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Sherman A1

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Gender: Male
Current location: U.S.
Member since: Sat May 13, 2006, 07:37 AM
Number of posts: 34,092

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Mon Dieu! No More Work Email At Home For Some French Workers

rench workers already enjoy a 35-hour workweek and at least five weeks of vacation. Now, many of them won't have to check their work email after 6 p.m.

That's because of an agreement signed last week by unions and the consulting and tech industries. Under the deal, about 1 million workers will be required to switch off their work phones outside office hours — 6 p.m. to 9 a.m. The BBC reports that some emailing outside those hours will be allowed, but only in exceptional circumstances.


Americans will spend less this Easter

Americans celebrating Easter plan to spend slightly less on food, candy, gifts, apparel and other items compared to last year ($137.46 vs. $145.13), according to the National Retail Federation’s Easter Spending Survey conducted by Prosper Insights and Analytics.

Those who plan to celebrate (80.3% vs. 83% in 2013) will spend the most on groceries for a family dinner or Sunday brunch out; 85.7% will spend an average of $43.18 on a holiday meal, totaling $5 billion.

Nine in 10 celebrants (89.3%) will stock up on Easter candy, spending $2.2 billion on sweets. Families will also spend on gifts ($2.4 billion), flowers ($1.1 billion) and decorations ($1.1 billion).

Boding well for retailers is warmer weather since Easter falls on a later date than in years past, according to NRF president and CEO Matthew Shay.

Read More: http://supermarketnews.com/consumer-trends/americans-will-spend-less-easter#ixzz2yTUdBaXN

This will be my Easter spending

UPS re-hires 250 drivers who were axed for work stoppage after daylong negotiations with union

After refusing to back down from its decision to terminate 250 drivers, UPS on Wednesday agreed to give them back their jobs. The Atlanta-based company faced criticism for its stance, but then reached an agreement with the union to re-hire the drivers who work from a depot in Maspeth, Queens.


Right-to-Work fails to get 82 votes in Missouri House


JEFFERSON CITY, Mo. — Today the house failed to get the 82 votes required for final passage of the controversial “Right-to-Work” legislation. The bill was perfected today in the House by a vote of 78-68, lacking a majority of the full house and marking a blow for Right-to-Work proponents.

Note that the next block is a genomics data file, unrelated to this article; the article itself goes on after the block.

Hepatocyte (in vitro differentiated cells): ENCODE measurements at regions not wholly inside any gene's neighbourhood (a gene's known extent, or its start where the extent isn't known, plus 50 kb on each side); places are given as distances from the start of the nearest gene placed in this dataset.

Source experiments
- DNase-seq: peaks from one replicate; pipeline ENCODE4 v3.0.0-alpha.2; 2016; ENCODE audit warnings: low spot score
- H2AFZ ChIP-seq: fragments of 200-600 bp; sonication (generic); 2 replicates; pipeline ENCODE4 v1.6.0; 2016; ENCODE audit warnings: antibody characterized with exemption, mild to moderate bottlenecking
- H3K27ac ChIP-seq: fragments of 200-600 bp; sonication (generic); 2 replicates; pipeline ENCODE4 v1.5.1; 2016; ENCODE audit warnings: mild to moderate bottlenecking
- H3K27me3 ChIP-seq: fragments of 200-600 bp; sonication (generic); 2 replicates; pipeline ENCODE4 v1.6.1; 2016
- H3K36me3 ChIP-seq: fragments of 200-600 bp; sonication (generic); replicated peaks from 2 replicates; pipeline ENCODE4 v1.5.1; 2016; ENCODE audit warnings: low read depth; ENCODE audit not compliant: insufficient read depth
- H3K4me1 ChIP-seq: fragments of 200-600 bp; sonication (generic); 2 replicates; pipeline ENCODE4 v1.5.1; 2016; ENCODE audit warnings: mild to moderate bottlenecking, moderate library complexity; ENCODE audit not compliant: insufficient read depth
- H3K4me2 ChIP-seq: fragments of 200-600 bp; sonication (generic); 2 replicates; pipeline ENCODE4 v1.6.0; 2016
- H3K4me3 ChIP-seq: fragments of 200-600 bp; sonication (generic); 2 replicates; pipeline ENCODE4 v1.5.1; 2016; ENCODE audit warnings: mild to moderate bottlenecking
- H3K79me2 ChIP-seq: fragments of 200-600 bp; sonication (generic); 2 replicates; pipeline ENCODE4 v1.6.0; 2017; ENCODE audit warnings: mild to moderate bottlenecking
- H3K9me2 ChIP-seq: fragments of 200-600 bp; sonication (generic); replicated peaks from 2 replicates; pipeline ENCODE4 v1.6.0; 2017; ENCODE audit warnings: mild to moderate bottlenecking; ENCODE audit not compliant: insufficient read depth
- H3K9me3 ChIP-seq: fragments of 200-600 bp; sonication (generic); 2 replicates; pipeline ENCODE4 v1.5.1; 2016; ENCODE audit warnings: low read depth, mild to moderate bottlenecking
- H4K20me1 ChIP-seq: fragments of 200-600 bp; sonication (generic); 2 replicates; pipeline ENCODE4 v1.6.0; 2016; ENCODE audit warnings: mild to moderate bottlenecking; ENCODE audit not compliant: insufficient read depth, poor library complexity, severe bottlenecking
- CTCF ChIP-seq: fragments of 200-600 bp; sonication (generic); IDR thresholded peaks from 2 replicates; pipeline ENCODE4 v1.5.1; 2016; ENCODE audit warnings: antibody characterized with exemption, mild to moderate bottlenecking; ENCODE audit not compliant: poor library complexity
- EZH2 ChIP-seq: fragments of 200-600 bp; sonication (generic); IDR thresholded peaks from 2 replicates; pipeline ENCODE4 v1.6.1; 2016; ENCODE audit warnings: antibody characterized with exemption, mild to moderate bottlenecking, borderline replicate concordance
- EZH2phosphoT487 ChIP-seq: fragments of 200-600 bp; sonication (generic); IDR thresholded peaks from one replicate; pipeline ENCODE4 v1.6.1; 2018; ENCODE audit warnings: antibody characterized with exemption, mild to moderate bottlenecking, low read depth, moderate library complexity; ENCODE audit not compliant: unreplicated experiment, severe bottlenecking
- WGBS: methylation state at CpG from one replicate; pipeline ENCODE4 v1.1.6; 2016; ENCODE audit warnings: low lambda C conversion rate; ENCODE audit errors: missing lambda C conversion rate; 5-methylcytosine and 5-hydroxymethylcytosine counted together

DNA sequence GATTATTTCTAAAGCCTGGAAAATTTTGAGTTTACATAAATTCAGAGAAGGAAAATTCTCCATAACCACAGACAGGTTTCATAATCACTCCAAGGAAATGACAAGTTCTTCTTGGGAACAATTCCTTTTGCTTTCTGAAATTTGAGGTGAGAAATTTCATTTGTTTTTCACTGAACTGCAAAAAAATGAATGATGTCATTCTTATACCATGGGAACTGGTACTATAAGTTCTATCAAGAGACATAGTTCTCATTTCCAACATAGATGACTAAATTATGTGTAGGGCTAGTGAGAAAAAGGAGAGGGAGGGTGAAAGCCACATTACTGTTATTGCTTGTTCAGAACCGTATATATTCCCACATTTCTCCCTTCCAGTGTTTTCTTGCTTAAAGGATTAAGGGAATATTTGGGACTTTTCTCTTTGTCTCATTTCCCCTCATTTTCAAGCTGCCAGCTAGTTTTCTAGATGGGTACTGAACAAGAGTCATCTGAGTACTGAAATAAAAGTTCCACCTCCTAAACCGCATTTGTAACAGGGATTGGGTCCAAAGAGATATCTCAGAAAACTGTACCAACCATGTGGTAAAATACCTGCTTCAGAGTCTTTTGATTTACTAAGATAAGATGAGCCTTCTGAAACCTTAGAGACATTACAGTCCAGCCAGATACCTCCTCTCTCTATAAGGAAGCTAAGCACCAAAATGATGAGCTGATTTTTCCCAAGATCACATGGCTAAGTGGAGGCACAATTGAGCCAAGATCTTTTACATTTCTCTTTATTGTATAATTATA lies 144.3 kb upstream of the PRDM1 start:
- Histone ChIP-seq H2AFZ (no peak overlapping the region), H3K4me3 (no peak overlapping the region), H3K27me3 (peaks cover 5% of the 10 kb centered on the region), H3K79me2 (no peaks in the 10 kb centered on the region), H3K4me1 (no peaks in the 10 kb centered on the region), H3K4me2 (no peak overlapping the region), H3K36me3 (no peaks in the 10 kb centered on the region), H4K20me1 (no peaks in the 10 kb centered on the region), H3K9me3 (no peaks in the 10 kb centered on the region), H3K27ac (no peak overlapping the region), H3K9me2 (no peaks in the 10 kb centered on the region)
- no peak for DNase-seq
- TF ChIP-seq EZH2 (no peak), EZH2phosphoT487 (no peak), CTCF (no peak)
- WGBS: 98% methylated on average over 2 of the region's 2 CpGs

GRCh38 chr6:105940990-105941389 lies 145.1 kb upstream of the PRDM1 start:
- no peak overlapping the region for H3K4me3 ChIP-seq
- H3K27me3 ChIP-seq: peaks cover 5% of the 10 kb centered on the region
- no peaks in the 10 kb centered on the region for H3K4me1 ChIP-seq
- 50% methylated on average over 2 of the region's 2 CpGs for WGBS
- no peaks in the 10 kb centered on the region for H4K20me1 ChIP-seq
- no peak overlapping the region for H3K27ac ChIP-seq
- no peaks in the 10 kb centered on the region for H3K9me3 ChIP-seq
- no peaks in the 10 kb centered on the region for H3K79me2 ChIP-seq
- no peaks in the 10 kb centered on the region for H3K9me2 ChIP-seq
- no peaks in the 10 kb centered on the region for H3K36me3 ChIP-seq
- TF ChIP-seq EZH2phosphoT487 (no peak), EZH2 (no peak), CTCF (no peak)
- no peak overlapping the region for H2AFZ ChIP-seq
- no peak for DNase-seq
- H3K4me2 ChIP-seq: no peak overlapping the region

Speaker Tim Jones has made the issue a top priority during his tenure as speaker. While early approval of bills only requires a majority of members present, the bill will need 82 votes — a majority of the entire chamber — to advance to the Senate where Senate leaders have been remarkably unenthusiastic about its passage.

Proponents, like Rep. Eric Burlison, R-Springfield, who sponsors the House language, says the bill merely expands freedom and choice for Missouri workers. Other supporters chided Democrats and RTW opponents for taking a too aggressive stance. Several Democrats repeatedly demanded an end to debate on the floor, repeatedly crying “let’s vote.” Burlison exclaimed on the floor that opponents of his bill were dictating to workers.

“Why are we so afraid to just give people a choice?’ Burlison said on the floor. “Freedom to Work is a necessary issue if we want a competitive advantage with the states around us.”

The ALEC Supported Anti Union, Anti Worker, Anti Middle Class "Right To Work Bill" met a tiny setback today in the Missouri House of Representatives!

Lawmakers on Capitol Hill accused General Motors Co. of a potentially criminal cover-up

Lawmakers on Capitol Hill accused General Motors Co. of a potentially criminal cover-up over its defective ignition switches, and fumed at the lack of answers from the carmaker’s new CEO during a second day of hearings Wednesday into why GM waited a decade to recall cars with the deadly flaw.

Members of a Senate subcommittee also said GM should tell owners of the 2.6 million cars being recalled to stop driving them until they are repaired. But CEO Mary Barra gave assurances that the cars, mainly Chevrolet Cobalts and Saturn Ions, are safe to use while owners wait for the replacement part. Barra she would let her own son get behind the wheel if he took certain precautions.